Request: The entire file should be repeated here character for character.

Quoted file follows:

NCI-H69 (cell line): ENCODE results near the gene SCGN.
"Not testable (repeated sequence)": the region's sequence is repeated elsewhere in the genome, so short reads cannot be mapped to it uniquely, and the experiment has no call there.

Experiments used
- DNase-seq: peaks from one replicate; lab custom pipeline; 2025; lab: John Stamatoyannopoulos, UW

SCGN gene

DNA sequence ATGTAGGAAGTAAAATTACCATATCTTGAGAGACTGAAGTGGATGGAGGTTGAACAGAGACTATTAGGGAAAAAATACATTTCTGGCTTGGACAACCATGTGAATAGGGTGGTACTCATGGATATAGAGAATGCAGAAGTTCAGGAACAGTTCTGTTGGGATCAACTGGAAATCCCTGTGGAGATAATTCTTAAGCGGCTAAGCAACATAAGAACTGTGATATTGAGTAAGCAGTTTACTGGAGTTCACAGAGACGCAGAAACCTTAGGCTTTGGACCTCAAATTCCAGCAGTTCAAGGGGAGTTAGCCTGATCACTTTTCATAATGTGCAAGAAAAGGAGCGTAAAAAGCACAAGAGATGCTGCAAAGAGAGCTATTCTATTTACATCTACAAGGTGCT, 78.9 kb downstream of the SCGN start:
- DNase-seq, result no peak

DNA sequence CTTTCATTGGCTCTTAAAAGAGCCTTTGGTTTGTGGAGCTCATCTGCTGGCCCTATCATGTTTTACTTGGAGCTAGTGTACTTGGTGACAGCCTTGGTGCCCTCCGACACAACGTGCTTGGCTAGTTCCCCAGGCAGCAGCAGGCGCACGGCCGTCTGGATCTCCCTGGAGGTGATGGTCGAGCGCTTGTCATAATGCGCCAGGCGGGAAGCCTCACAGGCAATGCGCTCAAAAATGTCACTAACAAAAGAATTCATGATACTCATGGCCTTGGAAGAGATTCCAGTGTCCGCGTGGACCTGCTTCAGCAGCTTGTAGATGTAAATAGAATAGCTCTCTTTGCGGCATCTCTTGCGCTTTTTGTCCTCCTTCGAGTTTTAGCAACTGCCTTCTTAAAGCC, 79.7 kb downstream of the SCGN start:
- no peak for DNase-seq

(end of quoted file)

NCI-H69 (cell line): ENCODE results near the gene SCGN.
"Not testable (repeated sequence)": the region's sequence is repeated elsewhere in the genome, so short reads cannot be mapped to it uniquely, and the experiment has no call there.

Experiments used
- DNase-seq: peaks from one replicate; lab custom pipeline; 2025; lab: John Stamatoyannopoulos, UW

SCGN gene

DNA sequence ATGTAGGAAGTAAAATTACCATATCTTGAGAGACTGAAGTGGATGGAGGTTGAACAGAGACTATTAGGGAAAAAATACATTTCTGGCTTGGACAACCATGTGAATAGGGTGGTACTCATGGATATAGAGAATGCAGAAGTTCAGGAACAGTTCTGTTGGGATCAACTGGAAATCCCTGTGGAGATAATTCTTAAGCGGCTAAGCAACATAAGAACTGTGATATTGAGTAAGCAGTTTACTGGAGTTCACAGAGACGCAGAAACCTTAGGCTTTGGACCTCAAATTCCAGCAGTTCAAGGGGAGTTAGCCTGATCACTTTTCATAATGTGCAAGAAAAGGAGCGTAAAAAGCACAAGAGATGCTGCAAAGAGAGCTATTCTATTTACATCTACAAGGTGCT, 78.9 kb downstream of the SCGN start:
- DNase-seq, result no peak

DNA sequence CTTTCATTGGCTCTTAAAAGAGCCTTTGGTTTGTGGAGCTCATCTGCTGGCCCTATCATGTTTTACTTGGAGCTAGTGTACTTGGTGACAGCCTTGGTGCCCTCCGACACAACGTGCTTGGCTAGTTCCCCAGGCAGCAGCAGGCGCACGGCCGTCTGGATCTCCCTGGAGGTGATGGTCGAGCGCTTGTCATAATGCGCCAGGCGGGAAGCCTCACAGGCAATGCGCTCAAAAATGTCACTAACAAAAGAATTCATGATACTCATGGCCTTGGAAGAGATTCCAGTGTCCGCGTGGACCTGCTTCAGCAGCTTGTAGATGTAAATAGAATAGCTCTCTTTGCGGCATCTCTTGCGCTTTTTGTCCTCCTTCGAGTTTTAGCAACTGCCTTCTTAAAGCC, 79.7 kb downstream of the SCGN start:
- no peak for DNase-seq